Bost called the amendment a moratorium on fracking and said should the bill pass with the amendment, it could potentially kill any prospect of fracking occurring in Illinois until the political climate is more in their favor.

“All these jobs are going to go by the wayside,” Bost said. “There will be nobody to blame but, once again, the government of the state of Illinois. … We’re going to be broke and we’re going to continue to be broke.”

As for the campaign contributions, he too was dismissive.

The contributors ranged from individual, local geologists to out-of-state corporations with multiple oil and gas related operations and interests that may or may not include fracking.

“I support this because of jobs. I don’t support it because of a campaign contribution. … There are many groups and organizations (across sectors) that have given me money over the years. We have to run our campaigns. They cost money,” Bost said.

Bradley and Bost each also point out that the regulatory bill has been widely touted as containing the strongest fracking rules in the nation, a statement made by others involved in talks including some environmental groups.

SAFE’s reaction

Reaction to the campaign contributions from fracking opponents was mixed when reached last week, ranging from reluctant acceptance because of a plagued political system when it comes to money to outright condemnation of what was described as a clear conflict of interest.

“I believe that the oil and gas industry’s campaign contributions to Rep. Bradley do affect his ability to keep an open mind about the dangers of fracking,” said Vito Mastrangelo,” a member of the legal team for Southern Illinoisans Against Fracking the Environment.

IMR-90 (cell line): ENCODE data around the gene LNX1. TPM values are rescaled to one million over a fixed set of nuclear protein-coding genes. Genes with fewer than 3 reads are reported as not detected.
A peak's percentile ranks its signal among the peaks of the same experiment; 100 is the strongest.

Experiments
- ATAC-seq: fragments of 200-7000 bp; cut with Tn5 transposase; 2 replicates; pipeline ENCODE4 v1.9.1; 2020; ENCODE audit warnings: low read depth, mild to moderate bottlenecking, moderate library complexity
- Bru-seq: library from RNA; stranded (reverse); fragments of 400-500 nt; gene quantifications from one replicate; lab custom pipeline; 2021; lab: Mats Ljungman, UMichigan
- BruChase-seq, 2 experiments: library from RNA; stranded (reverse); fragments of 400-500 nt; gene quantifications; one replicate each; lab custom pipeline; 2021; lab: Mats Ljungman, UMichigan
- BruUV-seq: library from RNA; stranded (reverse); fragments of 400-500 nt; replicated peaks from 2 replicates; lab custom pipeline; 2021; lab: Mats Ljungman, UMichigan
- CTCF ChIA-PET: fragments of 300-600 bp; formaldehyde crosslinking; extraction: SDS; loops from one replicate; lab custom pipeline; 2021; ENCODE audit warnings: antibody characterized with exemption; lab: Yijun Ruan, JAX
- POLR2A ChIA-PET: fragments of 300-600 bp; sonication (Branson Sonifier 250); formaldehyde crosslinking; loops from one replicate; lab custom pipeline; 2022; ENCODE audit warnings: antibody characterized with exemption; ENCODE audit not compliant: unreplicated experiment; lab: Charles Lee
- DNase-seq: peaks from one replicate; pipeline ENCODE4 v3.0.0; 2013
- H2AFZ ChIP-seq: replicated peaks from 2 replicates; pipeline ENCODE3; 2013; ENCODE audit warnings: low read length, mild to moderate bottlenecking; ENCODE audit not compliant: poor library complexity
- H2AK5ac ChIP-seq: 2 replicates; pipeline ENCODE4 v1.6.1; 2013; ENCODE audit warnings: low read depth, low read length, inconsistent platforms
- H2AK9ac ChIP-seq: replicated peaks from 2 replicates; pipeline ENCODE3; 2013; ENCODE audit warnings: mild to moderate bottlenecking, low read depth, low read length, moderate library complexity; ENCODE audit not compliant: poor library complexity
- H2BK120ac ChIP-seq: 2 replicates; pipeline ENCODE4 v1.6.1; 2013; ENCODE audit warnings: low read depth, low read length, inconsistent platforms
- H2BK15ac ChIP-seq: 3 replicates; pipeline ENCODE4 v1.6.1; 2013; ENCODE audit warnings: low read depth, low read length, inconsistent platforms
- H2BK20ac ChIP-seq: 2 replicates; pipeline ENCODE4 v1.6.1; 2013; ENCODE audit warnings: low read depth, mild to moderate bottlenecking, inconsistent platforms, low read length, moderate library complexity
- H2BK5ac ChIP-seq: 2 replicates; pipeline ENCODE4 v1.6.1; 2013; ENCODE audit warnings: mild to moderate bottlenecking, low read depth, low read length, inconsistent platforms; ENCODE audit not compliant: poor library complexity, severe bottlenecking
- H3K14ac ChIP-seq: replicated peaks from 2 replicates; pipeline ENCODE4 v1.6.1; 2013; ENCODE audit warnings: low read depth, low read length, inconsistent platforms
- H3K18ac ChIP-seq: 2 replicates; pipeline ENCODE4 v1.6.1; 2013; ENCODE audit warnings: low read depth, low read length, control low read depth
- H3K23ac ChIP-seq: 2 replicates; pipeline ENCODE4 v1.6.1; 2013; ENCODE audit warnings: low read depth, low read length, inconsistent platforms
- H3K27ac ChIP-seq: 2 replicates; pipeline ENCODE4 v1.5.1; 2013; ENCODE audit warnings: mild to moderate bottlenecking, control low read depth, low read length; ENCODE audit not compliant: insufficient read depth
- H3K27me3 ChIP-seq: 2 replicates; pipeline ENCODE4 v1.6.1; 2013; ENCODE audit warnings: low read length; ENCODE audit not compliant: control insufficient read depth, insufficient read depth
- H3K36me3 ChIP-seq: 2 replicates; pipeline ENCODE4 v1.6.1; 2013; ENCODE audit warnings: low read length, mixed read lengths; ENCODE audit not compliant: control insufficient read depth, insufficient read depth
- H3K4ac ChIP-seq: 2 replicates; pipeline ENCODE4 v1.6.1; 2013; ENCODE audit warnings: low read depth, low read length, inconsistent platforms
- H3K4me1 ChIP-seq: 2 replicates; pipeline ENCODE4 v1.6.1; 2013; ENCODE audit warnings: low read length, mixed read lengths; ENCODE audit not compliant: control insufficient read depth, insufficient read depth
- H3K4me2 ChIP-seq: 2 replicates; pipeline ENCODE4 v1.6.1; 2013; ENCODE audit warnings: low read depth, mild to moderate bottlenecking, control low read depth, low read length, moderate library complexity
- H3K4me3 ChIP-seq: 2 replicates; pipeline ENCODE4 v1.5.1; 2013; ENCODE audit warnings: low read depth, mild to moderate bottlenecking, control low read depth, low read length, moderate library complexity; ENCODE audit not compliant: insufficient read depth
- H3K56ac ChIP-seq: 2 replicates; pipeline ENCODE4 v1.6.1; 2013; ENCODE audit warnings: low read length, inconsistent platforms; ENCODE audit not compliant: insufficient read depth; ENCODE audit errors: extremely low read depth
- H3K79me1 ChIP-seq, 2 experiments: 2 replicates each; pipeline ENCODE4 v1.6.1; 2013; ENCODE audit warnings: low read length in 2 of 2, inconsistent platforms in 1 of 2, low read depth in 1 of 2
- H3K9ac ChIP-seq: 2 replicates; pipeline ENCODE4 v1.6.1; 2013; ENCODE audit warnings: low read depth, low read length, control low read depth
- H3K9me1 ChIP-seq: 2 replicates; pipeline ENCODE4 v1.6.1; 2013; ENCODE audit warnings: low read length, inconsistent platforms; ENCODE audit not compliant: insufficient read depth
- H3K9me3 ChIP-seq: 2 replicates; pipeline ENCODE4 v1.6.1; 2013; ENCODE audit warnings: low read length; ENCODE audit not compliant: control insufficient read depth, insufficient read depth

A second SAFE legal team member, Richard Fedder, was not as harsh, saying the legislators have done what every other politician does. Instead, he blamed a broken political system fed by campaign contributions.

Where Fedder did come down hard was on the proposed regulatory bill for what he described as significant gaps in protecting the environment and health of Southern Illinoisans.

While he acknowledges that the proposed rules would hold the industry more accountable than anywhere else in the country, “being strict does not make regulations safe.”

Proponents point to months of negotiations on fracking regulation and input from a wide range of environmental groups.

Fedder, however, said some in those groups are more interested in compromise than in representing the environmental concerns of the region where most fracking would occur. SAFE, he said, was not included in discussions on the legislation.

While negotiations on new legislation are to continue, it does not matter to SAFE. The only General Assembly action their members support is a moratorium on fracking, Fedder said.

“We oppose (the bill) whichever way those debates come out,” Fedder said. “The bill is flawed for many reasons.”

Several environmental groups represented in talks, including the National Resource Defense Council, the Environmental Law and Policy Center and others have maintained they prefer a moratorium but should a halt not be enacted, it is better to be at the table to establish rules than not be.



Recent Posts

See All


bottom of page